CG Steering Cmt Election
Pankaj Kumar Agarwal
pankaj at cs.duke.edu
Wed Jul 18 10:01:02 PDT 2001
To all members of the Computational Geometry community:
Twenty three people have been nominated and agreed to stand for
election to the Computational Geometry Steering Committee. Their names
are listed below in alphabetical order. We now solicit votes from the
community to elect five among this list for a two-year appointment to
the Steering Committee. We'll use the simplest voting scheme:
The five with the most votes become the new committee.
(I'll not vote except to break ties at the 5th place if that
Here is how to vote. Send one email message to:
pankaj at cs.duke.edu
with the string "vote" or "voting" (case insensitive) in the Subject line.
In the body of the email, include at most five names from the list below.
Please vote for no more than five; you may vote for fewer. Note that you
do not specify offices, which will be determined by the committee. Nor do
you specify a priority or preference or ordering; all votes are counted
All votes received prior to
12:00AM EDT (U.S.) August 7, 2001
will count toward the election. The results will be reported to this list
We look forward to receiving your votes!
Pankaj K. Agarwal
Nina Amenta, University of Texas, Austin
Nancy Amato, University of Texas A&M
Boris Aronov, Polytechnic University
Gill Barequet, Technion
Marshall Bern, Xerox
Herve Bronnimann, Polytechnic University
Timothy Chan, University of Waterloo
Danny Chen, University of Notre Dame
Erik Demaine, University of Waterloo
Tamal Dey, Ohio State University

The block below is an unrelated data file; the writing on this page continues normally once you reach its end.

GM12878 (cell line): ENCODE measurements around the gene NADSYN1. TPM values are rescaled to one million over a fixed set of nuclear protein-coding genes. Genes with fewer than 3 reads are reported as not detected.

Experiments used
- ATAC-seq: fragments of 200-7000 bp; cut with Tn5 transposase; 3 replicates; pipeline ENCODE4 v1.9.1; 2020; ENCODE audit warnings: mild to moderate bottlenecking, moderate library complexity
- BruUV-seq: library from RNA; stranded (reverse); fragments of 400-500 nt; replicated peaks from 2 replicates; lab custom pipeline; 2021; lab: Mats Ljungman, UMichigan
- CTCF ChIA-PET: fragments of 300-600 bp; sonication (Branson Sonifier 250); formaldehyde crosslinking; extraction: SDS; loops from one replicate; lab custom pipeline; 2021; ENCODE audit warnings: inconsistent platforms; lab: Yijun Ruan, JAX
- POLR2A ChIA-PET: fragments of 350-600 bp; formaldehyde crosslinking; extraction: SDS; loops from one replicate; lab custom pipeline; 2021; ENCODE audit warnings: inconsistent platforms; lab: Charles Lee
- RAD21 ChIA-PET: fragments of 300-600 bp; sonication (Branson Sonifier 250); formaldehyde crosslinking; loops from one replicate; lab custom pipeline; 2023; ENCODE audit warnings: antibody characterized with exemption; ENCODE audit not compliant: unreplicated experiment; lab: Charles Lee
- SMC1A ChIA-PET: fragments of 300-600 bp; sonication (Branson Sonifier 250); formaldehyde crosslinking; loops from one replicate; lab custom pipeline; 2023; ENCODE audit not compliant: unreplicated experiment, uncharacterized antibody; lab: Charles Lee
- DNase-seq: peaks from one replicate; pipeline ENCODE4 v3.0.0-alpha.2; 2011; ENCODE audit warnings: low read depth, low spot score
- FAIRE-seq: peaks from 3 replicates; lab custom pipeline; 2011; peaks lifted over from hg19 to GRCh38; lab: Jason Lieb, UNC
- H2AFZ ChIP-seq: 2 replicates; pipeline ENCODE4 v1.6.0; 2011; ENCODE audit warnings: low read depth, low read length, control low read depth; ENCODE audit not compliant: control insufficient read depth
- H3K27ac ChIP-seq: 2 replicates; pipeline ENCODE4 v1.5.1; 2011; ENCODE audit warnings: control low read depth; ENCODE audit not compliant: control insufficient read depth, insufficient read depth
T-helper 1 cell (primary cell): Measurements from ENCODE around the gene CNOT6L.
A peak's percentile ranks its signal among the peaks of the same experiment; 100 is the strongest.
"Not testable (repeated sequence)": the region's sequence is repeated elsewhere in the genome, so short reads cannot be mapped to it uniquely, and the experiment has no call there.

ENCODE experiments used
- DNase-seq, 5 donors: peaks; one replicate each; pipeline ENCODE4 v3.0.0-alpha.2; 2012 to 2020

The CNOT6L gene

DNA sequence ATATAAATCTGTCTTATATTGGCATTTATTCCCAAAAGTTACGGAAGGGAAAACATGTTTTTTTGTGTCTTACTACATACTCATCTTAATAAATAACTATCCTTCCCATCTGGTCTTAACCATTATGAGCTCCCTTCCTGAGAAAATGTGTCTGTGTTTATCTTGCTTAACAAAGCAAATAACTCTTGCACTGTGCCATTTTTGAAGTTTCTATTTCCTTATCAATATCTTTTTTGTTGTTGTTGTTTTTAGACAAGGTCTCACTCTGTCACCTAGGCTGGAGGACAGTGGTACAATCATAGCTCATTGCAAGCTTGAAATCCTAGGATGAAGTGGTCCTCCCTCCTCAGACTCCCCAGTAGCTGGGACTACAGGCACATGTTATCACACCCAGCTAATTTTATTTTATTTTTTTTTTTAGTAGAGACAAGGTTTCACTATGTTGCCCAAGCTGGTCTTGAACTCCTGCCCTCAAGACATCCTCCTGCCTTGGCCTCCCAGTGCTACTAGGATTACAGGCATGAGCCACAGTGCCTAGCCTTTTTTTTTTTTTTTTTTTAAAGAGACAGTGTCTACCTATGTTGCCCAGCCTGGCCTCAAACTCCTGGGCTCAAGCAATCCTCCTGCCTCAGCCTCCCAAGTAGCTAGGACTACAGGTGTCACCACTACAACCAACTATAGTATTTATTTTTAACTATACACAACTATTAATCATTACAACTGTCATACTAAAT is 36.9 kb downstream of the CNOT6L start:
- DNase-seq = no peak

Alon Efrat, University of Arizona
David Eppstein, University of California, Irvine
Jeff Erickson, University of Illionois at Urbana
Steve Fortune, Bell Labs
Leonidas Guibas, Stanford University
Dan Halperin, Tel Aviv University
Marc van Kreveld, Utrecht University
Der-Tsai Lee, Northwestern University and Academia Sinica, Taiwan
Kurt Mehlhorn, MPI Saarbruecken
Joseph Mitchell, SUNY StonyBrook
David Mount, University of Maryland
Diane Souvaine, Tufts University
Subhash Suri, University of California, Santa Barbara
I will put my efforts in tightening the relations between our
community and industry, in terms of joint projects, technology
transfer, funding, and mutual awareness.
One of my main goals is to help foster more connections between
computational geometry and other applied and theoretical areas.
Some of my recent research has been involved with applied areas,
such as medicine, image processing, data mining, and networking.
On one hand, I found it fascinating because computational geometry
techniques often help solve applied problems in a significantly
better manner. Yet on the other hand, I have been repeatedly
frustrated because it was not clear to me how to use geometric
methods to ``move'' the more relevant cases in practical applications.
In answering challenges from real applications, geometric techniques
have both power and shortcomings. I view these as good opportunities
to gain a better status for the computational geometry community.
Our research work can become more relevant to other areas, and
our theoretical study can be enriched and prodded by new sources
and new types of problems.
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